4.5 * ฯ cant buy me love ฯ....in which Teresa, a sex tourist (sex colonialist?) travels to Kenya for some midlife joie de vivre and falls into cycles of co-exploitation and painfully awkward and joyless sex...several of the framed shots are stunning (especially the final shot on the beach), and the acting is all around superb...but man, what a bummer of a flick....
twisted twisted twisted. But for its crudeness/boldness(?); the reality it tells about sex-traveling: racism and the sexuality of a woman in her middle age through the underlying power dynamics of neocolonialism, it's quite a complex movie. Get ready to be disgusted.
Qui connaît la propension de Seidl à filmer dans les coins et recoins sombres de notre humanité, pointer les sournoises opacités relationnelles et les obscures béances de la personnalité, ne sera guère étonné par l'acidité révulsive de ses propos et de ses images. Sans cesse avec insistance et méthode, le spectateur est confronté à ses propres fantômes, à travers cette incroyable balade nauséeuse. www.cinefiches.com
I know that the level of discomfort and tension was intentionally high, but wow, I could barely make it through this one. Everyone takes advantage of everyone here; it's ugly and hard to watch, in particular the scenes where the white women ("sugar mamas") leer, mock, and objectify.
That was a fairly painful two hours, BUT it was outstandingly exposing. I appreciate Seidl’s acknowledgement of the sad, desperate, lonely side of love. However, he doesn’t stop there. The movie also calls the often exploitative nature of tourism to attention. The somewhat depressing, but contemplative film should leave you thinking at the very least.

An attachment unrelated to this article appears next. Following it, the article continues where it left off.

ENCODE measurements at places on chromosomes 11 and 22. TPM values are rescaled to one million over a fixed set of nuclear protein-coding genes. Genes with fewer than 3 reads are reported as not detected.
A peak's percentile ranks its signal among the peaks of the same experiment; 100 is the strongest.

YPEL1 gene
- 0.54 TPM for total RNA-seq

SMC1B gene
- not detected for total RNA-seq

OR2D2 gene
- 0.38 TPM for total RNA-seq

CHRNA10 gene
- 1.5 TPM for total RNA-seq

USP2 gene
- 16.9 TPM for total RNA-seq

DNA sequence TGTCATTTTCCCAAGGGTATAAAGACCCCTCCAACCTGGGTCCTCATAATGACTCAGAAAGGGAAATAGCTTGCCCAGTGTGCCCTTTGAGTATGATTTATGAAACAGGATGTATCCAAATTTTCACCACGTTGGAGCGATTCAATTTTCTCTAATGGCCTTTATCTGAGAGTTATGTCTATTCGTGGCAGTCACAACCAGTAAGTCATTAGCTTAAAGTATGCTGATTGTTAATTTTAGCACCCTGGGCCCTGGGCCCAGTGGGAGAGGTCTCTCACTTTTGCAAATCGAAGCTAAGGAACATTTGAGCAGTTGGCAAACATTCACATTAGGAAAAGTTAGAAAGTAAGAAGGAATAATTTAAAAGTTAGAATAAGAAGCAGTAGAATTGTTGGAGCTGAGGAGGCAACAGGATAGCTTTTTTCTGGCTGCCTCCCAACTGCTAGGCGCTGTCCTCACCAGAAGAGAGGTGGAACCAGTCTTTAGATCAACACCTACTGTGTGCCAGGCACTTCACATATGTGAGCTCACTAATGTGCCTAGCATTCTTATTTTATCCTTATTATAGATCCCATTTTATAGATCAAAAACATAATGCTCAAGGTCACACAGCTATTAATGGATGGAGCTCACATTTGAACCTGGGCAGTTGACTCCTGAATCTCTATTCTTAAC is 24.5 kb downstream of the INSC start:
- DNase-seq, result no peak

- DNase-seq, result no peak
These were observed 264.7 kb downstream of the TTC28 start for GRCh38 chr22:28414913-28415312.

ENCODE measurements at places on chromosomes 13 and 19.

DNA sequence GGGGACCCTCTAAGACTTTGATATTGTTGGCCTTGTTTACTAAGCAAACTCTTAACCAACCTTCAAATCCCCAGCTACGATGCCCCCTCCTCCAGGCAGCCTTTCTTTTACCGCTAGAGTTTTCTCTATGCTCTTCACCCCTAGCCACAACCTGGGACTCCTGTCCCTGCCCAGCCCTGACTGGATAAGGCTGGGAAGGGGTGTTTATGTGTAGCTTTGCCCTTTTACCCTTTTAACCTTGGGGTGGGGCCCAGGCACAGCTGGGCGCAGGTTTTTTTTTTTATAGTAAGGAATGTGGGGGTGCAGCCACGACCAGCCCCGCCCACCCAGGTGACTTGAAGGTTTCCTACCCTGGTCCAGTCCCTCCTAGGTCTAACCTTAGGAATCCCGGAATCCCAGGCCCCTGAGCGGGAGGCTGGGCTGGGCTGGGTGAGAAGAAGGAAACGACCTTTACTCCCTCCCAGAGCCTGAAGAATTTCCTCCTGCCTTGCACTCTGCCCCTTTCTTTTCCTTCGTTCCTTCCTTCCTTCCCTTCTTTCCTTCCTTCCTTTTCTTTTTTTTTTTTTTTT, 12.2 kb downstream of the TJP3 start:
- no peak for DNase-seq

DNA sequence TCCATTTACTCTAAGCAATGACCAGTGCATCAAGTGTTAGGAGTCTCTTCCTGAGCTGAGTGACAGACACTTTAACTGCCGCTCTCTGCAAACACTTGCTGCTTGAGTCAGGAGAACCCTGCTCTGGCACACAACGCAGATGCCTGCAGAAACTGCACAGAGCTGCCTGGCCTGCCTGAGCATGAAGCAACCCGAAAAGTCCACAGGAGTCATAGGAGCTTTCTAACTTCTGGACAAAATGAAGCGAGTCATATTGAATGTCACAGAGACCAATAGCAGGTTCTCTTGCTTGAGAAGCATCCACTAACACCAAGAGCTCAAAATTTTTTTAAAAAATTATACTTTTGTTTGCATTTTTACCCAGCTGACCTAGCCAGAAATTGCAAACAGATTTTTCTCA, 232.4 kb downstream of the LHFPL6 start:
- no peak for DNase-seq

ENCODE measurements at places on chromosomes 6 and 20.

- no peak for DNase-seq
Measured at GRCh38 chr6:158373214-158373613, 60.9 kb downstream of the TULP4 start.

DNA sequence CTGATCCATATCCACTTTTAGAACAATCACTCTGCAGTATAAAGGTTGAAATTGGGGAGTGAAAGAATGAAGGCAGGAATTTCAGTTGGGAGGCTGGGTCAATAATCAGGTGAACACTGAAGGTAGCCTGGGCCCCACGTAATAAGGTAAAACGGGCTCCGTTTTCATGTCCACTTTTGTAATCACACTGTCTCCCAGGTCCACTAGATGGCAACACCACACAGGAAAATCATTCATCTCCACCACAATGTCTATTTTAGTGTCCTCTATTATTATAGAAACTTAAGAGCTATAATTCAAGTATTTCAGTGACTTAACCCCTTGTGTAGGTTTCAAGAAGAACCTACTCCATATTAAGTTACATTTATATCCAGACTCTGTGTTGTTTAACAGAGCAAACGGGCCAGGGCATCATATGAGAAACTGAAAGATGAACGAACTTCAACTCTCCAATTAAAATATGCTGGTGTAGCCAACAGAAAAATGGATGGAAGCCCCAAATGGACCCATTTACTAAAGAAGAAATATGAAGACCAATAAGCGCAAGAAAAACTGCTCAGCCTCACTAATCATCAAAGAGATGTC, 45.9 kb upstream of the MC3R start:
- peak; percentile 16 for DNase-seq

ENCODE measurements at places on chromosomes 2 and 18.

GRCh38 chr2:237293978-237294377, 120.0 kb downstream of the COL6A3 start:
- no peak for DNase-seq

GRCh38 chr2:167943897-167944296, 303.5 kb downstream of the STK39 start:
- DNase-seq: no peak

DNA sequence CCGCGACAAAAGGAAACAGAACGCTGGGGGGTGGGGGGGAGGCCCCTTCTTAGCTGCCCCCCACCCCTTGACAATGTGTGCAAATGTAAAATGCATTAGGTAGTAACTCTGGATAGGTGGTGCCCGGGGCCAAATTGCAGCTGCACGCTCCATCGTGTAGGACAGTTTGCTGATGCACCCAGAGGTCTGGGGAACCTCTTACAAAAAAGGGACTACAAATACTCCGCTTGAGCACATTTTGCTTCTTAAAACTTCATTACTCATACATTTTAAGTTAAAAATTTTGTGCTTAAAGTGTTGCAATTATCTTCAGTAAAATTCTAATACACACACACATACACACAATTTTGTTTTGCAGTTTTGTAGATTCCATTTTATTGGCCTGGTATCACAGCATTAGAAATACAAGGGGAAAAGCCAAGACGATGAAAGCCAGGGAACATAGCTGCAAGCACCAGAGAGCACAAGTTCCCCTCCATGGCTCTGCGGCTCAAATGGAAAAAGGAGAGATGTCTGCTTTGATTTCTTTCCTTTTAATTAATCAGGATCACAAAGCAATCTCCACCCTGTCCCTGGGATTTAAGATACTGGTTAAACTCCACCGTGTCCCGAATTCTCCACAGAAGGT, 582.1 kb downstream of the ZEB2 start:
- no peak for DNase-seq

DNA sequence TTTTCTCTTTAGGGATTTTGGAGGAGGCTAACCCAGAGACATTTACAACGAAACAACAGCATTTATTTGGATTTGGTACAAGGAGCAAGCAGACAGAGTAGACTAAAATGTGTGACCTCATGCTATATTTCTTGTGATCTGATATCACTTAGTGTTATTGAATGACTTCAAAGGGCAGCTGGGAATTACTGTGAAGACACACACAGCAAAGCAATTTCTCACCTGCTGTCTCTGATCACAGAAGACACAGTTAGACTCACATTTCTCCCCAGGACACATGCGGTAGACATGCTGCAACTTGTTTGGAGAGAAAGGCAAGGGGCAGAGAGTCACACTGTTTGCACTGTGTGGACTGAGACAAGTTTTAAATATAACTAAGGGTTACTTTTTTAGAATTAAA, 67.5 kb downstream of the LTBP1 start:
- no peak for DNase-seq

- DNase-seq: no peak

A lonely tourist searching for love, finds it in sexual experiences of Kenya men. The use of color in this movie is spot on, even as it progresses to the darkness at the end. Seidl gives a narrative of desperation, desperation that comes from loneliness and poverty. He presents a sad reality where a person needs to find a sense of love even at the expense of intimacy or honesty.
The delicate intelligence of this film got to me. I feel I was able to see and know the characters because their nuances were allowed to show a whole world. Like I was given a chance to figure out the various contexts that make up real people’s lives. Gorgeous cinematography and fine acting by actors and non-actors.
Just when you think this woman figures out things are going south for her in "Paradise" she goes and does something crazy. The movie is definitely unpredictable in many ways. Not my usual type of movie, but I can appreciate her willingness to try something new. I plan to continue to watch the trilogy strictly out of curiosity.
Seidl deploys an austere, "Northern European" emotional palate that threatens to suffocate this culture clash. But the contrast between the film's style and social commentary is what makes it so evocative. Love, like love, begins with a simple premise and goes on to explore a virtual minefield of issues around sex, gender, objectification, race, neocolonialism and global capital. A bold, witty and heartbreaking film